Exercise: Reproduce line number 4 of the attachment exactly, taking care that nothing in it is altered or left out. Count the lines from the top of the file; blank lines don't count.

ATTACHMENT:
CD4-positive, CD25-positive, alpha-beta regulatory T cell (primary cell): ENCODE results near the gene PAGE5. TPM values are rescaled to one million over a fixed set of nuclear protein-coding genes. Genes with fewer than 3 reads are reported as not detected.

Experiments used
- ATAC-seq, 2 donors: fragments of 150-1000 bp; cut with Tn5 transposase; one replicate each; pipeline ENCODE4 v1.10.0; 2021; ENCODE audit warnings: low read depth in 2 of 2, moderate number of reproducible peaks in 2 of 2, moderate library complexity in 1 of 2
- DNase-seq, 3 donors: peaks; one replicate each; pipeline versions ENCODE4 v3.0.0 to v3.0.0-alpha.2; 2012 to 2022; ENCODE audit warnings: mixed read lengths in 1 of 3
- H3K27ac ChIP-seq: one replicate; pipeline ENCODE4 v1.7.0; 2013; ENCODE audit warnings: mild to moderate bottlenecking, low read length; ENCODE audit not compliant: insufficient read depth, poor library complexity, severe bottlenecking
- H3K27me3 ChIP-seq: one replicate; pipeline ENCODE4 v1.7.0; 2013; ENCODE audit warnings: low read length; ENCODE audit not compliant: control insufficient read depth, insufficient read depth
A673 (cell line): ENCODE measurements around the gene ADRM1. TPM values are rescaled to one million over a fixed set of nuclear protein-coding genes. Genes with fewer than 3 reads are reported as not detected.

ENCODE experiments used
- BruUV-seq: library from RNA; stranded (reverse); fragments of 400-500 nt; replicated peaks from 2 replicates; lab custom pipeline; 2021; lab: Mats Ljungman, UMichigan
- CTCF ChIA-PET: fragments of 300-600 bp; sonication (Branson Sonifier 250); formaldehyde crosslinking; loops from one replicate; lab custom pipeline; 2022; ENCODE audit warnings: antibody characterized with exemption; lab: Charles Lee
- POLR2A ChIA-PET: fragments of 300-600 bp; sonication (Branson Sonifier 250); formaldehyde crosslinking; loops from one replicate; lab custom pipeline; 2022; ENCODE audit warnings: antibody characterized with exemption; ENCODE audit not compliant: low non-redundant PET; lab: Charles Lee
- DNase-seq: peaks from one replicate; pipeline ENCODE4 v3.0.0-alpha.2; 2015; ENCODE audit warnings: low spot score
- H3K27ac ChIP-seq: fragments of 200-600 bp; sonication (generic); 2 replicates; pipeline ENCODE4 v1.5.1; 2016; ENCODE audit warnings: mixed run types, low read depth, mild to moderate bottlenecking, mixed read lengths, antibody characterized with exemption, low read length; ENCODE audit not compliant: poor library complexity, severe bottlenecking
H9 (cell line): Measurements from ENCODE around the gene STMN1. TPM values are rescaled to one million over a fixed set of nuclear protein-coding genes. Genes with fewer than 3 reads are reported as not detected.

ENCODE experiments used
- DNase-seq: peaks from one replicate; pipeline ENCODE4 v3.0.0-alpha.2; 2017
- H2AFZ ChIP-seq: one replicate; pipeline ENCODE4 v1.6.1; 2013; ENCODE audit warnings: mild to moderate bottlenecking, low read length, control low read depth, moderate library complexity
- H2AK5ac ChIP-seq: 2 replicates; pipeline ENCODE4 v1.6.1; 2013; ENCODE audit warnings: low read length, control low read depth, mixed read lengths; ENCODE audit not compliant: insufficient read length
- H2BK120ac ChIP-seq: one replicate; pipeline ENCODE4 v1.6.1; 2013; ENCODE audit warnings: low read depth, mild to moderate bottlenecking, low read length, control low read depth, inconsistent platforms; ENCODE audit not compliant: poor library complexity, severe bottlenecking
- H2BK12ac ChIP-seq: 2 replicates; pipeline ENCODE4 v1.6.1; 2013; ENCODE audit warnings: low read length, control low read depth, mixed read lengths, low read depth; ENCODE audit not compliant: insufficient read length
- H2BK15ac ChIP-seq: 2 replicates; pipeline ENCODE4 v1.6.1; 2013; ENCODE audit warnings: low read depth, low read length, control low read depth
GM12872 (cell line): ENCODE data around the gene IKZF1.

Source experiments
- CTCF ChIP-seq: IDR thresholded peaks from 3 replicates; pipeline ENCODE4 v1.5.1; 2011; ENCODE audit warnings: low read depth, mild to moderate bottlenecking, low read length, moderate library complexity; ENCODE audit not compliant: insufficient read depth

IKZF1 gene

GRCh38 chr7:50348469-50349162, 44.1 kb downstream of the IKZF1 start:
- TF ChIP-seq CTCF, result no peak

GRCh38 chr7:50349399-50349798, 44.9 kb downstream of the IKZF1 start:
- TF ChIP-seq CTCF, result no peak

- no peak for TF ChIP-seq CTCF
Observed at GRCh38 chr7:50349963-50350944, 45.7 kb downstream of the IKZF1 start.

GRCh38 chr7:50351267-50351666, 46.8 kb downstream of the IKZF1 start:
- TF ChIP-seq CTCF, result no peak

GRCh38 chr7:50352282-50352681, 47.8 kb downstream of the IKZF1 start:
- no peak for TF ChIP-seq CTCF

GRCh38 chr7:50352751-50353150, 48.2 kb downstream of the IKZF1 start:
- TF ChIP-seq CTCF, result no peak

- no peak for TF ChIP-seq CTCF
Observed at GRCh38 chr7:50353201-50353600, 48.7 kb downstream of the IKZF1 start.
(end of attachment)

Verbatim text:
- DNase-seq, 3 donors: peaks; one replicate each; pipeline versions ENCODE4 v3.0.0 to v3.0.0-alpha.2; 2012 to 2022; ENCODE audit warnings: mixed read lengths in 1 of 3